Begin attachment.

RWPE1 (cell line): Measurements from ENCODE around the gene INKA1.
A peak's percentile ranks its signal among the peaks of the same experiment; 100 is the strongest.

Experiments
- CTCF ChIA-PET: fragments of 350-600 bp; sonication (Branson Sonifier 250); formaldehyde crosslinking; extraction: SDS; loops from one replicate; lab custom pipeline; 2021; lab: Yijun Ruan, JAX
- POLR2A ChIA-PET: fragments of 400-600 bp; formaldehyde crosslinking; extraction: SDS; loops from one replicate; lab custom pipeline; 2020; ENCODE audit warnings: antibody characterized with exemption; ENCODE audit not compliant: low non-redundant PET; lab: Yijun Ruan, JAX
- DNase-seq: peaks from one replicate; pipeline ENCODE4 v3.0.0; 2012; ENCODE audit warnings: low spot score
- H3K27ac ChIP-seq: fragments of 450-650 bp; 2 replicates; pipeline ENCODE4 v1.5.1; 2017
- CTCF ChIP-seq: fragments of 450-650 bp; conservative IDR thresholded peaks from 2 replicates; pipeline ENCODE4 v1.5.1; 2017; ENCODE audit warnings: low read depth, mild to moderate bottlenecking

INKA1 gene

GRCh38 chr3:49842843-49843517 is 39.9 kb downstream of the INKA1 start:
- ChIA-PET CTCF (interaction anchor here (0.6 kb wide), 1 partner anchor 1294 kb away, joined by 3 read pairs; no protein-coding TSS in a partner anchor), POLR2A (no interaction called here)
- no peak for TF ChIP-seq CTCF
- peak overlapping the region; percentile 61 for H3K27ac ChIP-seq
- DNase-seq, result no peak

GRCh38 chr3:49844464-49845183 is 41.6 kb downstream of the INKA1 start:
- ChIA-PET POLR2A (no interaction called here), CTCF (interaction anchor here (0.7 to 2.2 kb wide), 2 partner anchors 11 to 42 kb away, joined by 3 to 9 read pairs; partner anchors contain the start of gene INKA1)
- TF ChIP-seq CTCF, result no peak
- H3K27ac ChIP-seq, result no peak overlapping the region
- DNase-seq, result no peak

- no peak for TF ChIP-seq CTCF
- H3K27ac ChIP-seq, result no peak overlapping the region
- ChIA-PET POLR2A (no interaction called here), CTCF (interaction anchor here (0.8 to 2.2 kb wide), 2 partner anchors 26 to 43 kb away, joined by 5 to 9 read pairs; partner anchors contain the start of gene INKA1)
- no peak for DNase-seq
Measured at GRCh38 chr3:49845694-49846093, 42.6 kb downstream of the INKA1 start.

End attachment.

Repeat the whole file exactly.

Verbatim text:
RWPE1 (cell line): Measurements from ENCODE around the gene INKA1.
A peak's percentile ranks its signal among the peaks of the same experiment; 100 is the strongest.

Experiments
- CTCF ChIA-PET: fragments of 350-600 bp; sonication (Branson Sonifier 250); formaldehyde crosslinking; extraction: SDS; loops from one replicate; lab custom pipeline; 2021; lab: Yijun Ruan, JAX
- POLR2A ChIA-PET: fragments of 400-600 bp; formaldehyde crosslinking; extraction: SDS; loops from one replicate; lab custom pipeline; 2020; ENCODE audit warnings: antibody characterized with exemption; ENCODE audit not compliant: low non-redundant PET; lab: Yijun Ruan, JAX
- DNase-seq: peaks from one replicate; pipeline ENCODE4 v3.0.0; 2012; ENCODE audit warnings: low spot score
- H3K27ac ChIP-seq: fragments of 450-650 bp; 2 replicates; pipeline ENCODE4 v1.5.1; 2017
- CTCF ChIP-seq: fragments of 450-650 bp; conservative IDR thresholded peaks from 2 replicates; pipeline ENCODE4 v1.5.1; 2017; ENCODE audit warnings: low read depth, mild to moderate bottlenecking

INKA1 gene

GRCh38 chr3:49842843-49843517 is 39.9 kb downstream of the INKA1 start:
- ChIA-PET CTCF (interaction anchor here (0.6 kb wide), 1 partner anchor 1294 kb away, joined by 3 read pairs; no protein-coding TSS in a partner anchor), POLR2A (no interaction called here)
- no peak for TF ChIP-seq CTCF
- peak overlapping the region; percentile 61 for H3K27ac ChIP-seq
- DNase-seq, result no peak

GRCh38 chr3:49844464-49845183 is 41.6 kb downstream of the INKA1 start:
- ChIA-PET POLR2A (no interaction called here), CTCF (interaction anchor here (0.7 to 2.2 kb wide), 2 partner anchors 11 to 42 kb away, joined by 3 to 9 read pairs; partner anchors contain the start of gene INKA1)
- TF ChIP-seq CTCF, result no peak
- H3K27ac ChIP-seq, result no peak overlapping the region
- DNase-seq, result no peak

- no peak for TF ChIP-seq CTCF
- H3K27ac ChIP-seq, result no peak overlapping the region
- ChIA-PET POLR2A (no interaction called here), CTCF (interaction anchor here (0.8 to 2.2 kb wide), 2 partner anchors 26 to 43 kb away, joined by 5 to 9 read pairs; partner anchors contain the start of gene INKA1)
- no peak for DNase-seq
Measured at GRCh38 chr3:49845694-49846093, 42.6 kb downstream of the INKA1 start.